An analysis of Jung

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Jung, though closely affiliated with Freud, eventually saw much of Freud's analysis as overly centered on sexual desire. He wished to further Freud's ideas and research the interesting images he discovered in his work. Jung eventually conceived the notion of a collective unconscious, a layer beyond the personal unconscious, introduced the concept of archetypes, and continued to identify 16 distinct personality types.

Jung unsatisfied with the extent of Freud's work, continued to explore the human personality by taking into consideration, the strong presence of Intuition. This is a vague term, which can, to an extent, give the essence of the collective unconscious. Every human being experiences an inexplicable gut instinct, those individuals that are in tune with their instincts will always say that their instincts lead them in the right direction. Jung, realizing this, took the concept of intuition and expanded it, to form the idea of the collective unconscious.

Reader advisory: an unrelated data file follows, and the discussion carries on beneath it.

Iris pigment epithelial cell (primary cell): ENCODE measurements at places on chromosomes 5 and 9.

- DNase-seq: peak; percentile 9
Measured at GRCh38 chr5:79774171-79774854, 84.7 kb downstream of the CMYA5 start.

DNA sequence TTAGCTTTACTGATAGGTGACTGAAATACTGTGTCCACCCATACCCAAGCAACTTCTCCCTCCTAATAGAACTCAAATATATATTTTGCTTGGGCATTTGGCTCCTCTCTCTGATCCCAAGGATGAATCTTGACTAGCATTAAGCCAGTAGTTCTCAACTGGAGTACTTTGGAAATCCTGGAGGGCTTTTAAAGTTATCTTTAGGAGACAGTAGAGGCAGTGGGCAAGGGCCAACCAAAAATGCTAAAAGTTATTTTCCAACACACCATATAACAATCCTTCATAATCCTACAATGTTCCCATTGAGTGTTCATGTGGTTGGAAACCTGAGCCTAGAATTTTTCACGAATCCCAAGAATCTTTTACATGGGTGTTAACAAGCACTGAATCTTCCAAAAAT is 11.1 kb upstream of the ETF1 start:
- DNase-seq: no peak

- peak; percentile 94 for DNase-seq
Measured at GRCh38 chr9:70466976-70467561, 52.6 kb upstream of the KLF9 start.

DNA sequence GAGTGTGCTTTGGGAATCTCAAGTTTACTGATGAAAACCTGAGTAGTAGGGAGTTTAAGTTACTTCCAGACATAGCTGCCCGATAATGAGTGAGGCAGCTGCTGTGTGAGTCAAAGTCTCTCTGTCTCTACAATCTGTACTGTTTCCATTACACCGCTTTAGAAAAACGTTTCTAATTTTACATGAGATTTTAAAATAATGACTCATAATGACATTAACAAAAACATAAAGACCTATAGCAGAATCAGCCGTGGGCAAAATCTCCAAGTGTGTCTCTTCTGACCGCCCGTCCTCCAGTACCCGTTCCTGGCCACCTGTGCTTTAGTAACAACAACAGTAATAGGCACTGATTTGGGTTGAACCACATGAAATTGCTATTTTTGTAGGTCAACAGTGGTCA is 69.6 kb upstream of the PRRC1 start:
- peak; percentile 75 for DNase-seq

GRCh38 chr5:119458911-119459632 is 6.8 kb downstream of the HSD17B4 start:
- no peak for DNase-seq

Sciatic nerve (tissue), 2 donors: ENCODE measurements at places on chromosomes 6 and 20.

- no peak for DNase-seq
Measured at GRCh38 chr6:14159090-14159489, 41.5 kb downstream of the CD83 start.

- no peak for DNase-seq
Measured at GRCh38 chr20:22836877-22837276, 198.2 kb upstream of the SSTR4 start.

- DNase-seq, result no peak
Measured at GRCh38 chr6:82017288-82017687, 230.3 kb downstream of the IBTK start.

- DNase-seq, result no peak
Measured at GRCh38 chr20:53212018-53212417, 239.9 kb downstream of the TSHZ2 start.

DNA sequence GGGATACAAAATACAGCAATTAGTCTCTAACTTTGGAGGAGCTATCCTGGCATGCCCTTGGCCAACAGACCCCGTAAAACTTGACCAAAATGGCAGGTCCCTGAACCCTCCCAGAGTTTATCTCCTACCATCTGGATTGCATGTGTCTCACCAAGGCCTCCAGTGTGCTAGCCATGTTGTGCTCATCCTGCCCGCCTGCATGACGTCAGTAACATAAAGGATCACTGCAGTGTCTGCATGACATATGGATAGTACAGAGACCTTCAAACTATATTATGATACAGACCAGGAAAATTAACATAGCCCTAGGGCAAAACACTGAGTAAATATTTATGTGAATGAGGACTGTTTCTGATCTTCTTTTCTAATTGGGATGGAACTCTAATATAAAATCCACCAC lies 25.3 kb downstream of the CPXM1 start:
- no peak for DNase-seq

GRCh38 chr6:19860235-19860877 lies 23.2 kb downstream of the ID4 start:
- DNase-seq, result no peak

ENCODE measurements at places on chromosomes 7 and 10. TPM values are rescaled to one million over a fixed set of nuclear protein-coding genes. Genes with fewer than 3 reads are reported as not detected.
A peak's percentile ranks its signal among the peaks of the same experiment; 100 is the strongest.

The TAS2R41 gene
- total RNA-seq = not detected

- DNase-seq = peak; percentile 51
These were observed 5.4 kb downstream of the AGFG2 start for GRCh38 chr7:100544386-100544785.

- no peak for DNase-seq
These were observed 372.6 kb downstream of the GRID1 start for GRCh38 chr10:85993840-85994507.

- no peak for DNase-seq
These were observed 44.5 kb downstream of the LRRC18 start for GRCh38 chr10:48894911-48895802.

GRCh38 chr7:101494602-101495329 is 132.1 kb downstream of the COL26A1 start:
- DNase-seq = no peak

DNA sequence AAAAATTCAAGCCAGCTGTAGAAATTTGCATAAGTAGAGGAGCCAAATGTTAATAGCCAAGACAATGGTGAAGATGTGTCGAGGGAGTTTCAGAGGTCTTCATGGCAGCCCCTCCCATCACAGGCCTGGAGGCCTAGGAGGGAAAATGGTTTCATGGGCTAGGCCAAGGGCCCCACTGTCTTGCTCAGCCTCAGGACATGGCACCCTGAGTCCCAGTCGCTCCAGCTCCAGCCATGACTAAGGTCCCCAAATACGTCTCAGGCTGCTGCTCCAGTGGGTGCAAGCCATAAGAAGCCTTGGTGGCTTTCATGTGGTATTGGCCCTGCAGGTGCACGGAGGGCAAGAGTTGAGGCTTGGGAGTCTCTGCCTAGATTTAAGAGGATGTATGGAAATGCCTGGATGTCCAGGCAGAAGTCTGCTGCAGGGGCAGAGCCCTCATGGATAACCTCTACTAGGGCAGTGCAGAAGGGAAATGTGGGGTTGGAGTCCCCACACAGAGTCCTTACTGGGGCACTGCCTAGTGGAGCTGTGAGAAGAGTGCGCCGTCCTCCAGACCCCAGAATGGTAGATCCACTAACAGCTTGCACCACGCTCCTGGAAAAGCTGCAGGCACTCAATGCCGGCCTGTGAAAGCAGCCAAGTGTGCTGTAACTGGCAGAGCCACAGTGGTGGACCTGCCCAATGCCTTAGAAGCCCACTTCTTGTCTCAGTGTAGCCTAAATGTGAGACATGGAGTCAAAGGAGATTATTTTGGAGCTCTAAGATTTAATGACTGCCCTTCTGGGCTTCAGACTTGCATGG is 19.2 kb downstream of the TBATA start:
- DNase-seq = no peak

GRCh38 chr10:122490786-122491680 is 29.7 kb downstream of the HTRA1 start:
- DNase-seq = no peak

Just as Mitochondrial DNA is passed down from mother to mother, going back as far as the hunter-gathers of the late Paleolithic era, the collective unconscious are also the thoughts of the past, which span the entire human race. The Theory of Evolution does support the idea that all human beings derived from Australopithecus of Northern Africa. Therefore, it is conceivable that should a deeper level of unconscious exist, it would be universal or collective. Further evidence dwells in the records of ancient civilizations. Here we can find reference to mythological and cultural beliefs that could only be known to persons of that time; repeated in the dreams of today's human being. People suffering from schizophrenia, often refer to some type of mythological character, who plays an intimate role in their activities/lives. Beneath, the repressed memories of the Personal unconscious lie the ideas and images of an ancient time. Of...